But now, oh now, I have stumbled upon a completely different beast, one that will probably remain forever my ultimate winter after-dinner treat: dried plums slow-soaked in vodka... It definitely takes a while for them to bloom into their magnificent taste and texture, so even though it might be tempting to make them for the holidays this year, if I were you, I would just make them now and then wait until the end of January to enjoy them. They will be an excellent antidote to the winter doldrums and, provided you are not tailgating it and having to drive home but watching the game on your couch with nowhere else to go, you might even make them the star of your Super Bowl party if there are no teenagers around (although as long as you tell them it's prunes, they probably won't go near the stuff anyway).
The fruit sold in some parts of the country as California prunes and in others as California dried plums (isn't it interesting that some states are more prune-tolerant than others?) has almost nothing in common with what I knew as a child. It is fleshy to the point of quasi-roundness and it has been pitted. It is quite tasty on its own if you actually like dried plums, which I do.
Now every summer, back when I lived in France as a grown-up, I used to make "framboises à l'eau-de-vie" (raspberries in brandy, literally acqua vitae) with a special spirit they sell over there just for macerating fruit. Since raspberries were delicious and plentiful this summer in the Pacific Northwest, I decided to preserve some in brandy for the winter. I couldn't find a suitable brandy at the local liquor store however, so I used vodka (100-proof). It does pack a wallop. A less potent version would do just as well, I suspect.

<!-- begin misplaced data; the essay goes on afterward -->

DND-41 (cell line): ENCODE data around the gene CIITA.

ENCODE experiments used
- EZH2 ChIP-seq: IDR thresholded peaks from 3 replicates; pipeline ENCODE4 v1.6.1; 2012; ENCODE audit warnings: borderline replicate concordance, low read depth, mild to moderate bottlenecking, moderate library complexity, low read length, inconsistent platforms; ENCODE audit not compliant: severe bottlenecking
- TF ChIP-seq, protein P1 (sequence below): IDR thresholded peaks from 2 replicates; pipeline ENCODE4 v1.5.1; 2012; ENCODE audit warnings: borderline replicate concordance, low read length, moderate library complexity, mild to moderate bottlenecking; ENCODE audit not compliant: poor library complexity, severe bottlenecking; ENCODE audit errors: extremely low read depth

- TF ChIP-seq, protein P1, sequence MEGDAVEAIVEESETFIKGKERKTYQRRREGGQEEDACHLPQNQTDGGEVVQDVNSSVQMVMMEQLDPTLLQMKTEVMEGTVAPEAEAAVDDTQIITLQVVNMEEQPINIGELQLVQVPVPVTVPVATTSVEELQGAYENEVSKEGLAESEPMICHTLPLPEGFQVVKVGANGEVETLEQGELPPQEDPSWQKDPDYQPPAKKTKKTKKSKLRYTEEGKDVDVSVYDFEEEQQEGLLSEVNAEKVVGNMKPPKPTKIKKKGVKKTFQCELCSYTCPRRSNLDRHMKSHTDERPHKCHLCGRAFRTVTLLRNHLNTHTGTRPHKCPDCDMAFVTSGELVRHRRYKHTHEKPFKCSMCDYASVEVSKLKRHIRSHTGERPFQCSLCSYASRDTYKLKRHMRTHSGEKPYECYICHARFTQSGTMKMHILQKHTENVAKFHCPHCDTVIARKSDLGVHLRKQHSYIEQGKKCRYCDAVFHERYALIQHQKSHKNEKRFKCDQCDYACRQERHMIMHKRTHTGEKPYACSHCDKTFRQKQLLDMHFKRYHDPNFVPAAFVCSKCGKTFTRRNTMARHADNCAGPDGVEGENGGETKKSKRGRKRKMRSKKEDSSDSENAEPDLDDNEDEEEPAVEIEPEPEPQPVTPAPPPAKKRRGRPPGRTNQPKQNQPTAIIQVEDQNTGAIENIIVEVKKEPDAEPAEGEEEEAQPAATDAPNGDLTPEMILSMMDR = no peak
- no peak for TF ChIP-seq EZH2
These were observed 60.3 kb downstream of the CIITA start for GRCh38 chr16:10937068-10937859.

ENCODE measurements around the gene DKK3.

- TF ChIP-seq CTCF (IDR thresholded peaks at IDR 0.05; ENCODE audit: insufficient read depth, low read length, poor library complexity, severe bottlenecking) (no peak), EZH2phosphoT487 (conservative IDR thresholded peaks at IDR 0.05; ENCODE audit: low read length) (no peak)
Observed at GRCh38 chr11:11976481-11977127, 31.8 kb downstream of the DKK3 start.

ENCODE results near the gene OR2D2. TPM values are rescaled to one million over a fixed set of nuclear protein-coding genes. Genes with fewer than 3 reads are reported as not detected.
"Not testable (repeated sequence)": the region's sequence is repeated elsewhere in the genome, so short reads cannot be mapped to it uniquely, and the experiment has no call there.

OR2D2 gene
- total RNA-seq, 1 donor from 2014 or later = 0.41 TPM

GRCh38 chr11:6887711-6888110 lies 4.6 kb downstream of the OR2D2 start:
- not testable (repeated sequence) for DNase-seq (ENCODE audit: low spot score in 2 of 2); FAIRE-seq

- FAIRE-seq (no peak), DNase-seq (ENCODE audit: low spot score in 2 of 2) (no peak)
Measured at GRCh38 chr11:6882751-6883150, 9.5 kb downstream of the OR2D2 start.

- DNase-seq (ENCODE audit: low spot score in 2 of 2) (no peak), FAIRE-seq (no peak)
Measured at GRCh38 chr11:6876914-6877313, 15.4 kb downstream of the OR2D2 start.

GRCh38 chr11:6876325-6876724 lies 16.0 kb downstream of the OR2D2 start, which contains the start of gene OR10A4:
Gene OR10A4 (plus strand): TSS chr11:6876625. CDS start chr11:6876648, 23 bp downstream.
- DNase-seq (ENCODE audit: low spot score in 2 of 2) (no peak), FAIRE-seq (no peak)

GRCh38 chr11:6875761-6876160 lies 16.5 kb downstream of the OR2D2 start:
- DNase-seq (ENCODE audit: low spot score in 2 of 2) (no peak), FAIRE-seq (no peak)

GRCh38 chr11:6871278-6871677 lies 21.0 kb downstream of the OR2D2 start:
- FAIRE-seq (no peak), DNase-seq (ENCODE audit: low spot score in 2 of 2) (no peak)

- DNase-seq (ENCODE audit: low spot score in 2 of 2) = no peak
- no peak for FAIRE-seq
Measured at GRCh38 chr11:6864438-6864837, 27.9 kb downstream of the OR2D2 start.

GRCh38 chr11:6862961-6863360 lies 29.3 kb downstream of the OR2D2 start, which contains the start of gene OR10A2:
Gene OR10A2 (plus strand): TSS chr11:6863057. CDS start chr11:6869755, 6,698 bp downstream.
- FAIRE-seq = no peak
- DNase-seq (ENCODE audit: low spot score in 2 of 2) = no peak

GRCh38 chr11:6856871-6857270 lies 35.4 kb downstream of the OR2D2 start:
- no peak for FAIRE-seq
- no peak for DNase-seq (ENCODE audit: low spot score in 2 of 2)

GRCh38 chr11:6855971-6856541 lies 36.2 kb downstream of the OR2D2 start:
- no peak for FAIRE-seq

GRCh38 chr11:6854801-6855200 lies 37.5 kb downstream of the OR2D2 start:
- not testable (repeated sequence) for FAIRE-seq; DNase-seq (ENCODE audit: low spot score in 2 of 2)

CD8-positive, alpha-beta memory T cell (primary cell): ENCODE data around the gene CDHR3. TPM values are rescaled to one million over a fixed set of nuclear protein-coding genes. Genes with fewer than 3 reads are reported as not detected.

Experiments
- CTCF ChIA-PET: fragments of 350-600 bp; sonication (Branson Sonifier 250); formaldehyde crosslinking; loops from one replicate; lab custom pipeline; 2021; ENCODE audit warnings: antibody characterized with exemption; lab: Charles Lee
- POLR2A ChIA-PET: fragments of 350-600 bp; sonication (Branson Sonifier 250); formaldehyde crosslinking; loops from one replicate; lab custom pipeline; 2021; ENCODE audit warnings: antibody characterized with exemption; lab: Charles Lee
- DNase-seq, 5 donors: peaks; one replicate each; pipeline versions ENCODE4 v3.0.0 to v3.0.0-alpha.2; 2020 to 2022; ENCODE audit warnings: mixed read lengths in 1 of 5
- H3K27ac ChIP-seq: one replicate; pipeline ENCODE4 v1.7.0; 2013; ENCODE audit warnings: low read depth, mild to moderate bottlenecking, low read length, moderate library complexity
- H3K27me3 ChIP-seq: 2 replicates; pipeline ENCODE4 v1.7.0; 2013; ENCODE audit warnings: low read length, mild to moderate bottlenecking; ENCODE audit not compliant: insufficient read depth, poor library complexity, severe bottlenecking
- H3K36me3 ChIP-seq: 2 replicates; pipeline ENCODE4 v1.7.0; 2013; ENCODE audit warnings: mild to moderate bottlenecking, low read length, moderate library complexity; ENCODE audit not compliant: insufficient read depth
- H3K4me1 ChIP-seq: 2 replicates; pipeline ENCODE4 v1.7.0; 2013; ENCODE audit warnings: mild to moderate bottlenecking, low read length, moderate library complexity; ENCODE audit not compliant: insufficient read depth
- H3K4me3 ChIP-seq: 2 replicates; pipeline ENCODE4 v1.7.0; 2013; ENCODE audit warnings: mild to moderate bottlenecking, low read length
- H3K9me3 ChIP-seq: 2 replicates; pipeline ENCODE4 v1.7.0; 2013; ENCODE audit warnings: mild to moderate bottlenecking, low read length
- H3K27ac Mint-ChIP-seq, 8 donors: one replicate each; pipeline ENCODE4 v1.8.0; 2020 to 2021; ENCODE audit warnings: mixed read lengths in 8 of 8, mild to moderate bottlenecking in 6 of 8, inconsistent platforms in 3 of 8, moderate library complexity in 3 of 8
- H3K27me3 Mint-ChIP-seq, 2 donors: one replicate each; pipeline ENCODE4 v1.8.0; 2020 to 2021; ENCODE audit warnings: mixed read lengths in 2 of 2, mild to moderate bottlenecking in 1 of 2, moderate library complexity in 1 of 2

The vodka-marinated raspberries retained their plump shape and even some of their color and they looked pretty but the taste wasn't what I was looking for. Of course the reason could be that I really don't like vodka, never did and probably never will and they tasted like vodka flavored with children's cough syrup (probably because I misguidedly decided to flavor the vodka with a few hyssop leaves). In any case, not a success...
I was contemplating the berries and wondering what to do with the leftover vodka (I had bought a large bottle) when I had a sudden flash of inspiration. Since I always keep dried plums in the house, why not try and see if they would work? After the raspberry fiasco, I had little hope. Still, ever the optimist, I took a small jar (one which had contained jam or jelly in another life) and packed it tight with the fruit, then filled it with vodka (not the raspberry-infused vodka but fresh vodka) to the brim, screwed the lid back, put it away and forgot about it for six weeks.
When we opened the jar, the vodka was gone! It had mostly been soaked up by the fruit and whatever was left had turned into a syrupy boozy liqueur which tasted fantastic. I have since made two big jars of the plums, one which I am keeping at low temperature (in the garage actually) and the other one at room temp, just to see if it makes a difference (I'll let you know if you are interested but I won't find out for another four weeks). I have also added some vodka to the new jars at the two-week mark as I found the plums had been at the sauce again and the top ones were no longer covered. But one thing you need to know is that each time you add vodka you are thinning out the liquor which means you will have to wait longer until you can fully savor the plums. In other words you have to choose between having more or having sooner. As I said, it's your call...
The Butterless Brioche and Plastered Plums will be going to Susan for Yeastspotting, her weekly roundup of breads and other baked goodies.